Rishi Sunak loses Commons vote over moves to compensate infected blood scandal victims

Rishi Sunak.
Rishi Sunak. Credit: PA

Prime Minister Rishi Sunak has suffered a Commons defeat over an attempt to speed up efforts to compensate victims of the infected blood scandal.

A total of 23 Conservative MPs rebelled to support a Labour-led amendment requiring ministers to establish a body to administer the full compensation scheme within three months of the Victims and Prisoners Bill becoming law.

The proposal, tabled by Dame Diana Johnson, the Labour MP for Kingston upon Hull North, was approved by 246 votes to 242, prompting cheers in the Commons chamber.

The division list showed the Tory rebels included former ministers Sir Robert Buckland, Damian Green, Dame Andrea Jenkyns and Chloe Smith.

The defeat came despite a last-ditch attempt by the government to offer concessions in a bid to placate MPs.

Contaminated blood products infected thousands of patients in the 1970s and 1980s. Credit: PA

Justice minister Edward Argar had said the government would amend the Bill in the House of Lords to establish the necessary structure and timescales for a delivery body to provide compensation.

But he outlined that ministers would still not act until the final report from the independent Infected Blood Inquiry has been published.

The inquiry into the scandal was due to publish its final report this autumn, but the document will now be published in March 2024 due to the "sheer volume and scale of the material".

Under an initial compensation scheme, only victims themselves or bereaved partners can receive an interim payment of around £100,000.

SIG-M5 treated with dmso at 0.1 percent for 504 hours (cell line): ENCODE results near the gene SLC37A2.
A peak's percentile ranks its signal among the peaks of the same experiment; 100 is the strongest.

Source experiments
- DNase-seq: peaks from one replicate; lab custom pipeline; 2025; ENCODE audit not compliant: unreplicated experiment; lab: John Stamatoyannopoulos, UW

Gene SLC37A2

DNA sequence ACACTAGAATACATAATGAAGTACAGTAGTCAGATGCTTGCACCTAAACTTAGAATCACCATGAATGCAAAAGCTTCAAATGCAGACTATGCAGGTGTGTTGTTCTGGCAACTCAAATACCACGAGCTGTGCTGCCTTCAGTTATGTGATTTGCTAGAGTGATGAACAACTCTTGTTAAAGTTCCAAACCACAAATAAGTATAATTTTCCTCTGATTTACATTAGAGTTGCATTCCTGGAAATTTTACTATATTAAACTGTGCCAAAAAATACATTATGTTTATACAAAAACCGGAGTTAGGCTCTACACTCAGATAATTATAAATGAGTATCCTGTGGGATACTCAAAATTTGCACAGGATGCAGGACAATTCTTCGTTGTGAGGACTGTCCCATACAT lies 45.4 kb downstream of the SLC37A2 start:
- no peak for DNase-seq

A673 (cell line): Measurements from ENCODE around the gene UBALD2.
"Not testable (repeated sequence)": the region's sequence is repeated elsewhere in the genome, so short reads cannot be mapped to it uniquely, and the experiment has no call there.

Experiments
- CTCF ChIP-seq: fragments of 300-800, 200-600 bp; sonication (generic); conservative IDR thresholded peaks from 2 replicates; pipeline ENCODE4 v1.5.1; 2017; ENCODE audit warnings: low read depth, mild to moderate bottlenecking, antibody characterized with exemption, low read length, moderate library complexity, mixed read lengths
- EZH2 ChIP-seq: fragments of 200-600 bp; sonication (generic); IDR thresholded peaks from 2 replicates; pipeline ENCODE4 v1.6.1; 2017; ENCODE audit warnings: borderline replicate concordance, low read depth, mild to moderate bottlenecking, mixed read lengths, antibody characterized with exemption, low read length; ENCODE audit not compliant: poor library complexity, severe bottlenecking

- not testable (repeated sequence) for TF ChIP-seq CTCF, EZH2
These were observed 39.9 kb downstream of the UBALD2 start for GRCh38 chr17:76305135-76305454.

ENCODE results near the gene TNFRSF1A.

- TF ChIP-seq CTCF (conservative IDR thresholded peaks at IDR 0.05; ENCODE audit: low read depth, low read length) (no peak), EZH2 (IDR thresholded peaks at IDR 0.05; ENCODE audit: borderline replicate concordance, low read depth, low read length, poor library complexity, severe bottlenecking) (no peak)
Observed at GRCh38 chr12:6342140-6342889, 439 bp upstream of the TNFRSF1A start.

MPs have urged swifter action given it is estimated someone affected by infected blood dies "every four days".

Thousands of patients were infected with HIV and hepatitis C through contaminated blood products in the 1970s and 1980s.

Dame Diana, in a message posted on social media platform X, said: "I am very pleased that my amendment new clause 27 has been passed, despite government opposition.

"This will now put in law that a body will be established to pay compensation to those infected and affected by the contaminated blood scandal within three months of the Act passing.

"This is an important step forward in what has been an extraordinarily long fight for justice.

"However, it is not the end. There is still much work to be done to fully implement Sir Brian [Langstaff]'s recommendations and bring justice to those who do not have the luxury of waiting."

Haemophilia Society chief executive Kate Burt said: "The prime minister should be ashamed that it has taken cross-party political pressure and public opinion to force his Government to do the right thing and commit to a full compensation scheme for people impacted by the contaminated blood scandal."

"He fails to understand that compensation is about so much more than money. For the families of those who died, compensation is recognition of their suffering and an acknowledgement that their beloved child, parent, sibling or partner was valued beyond measure."

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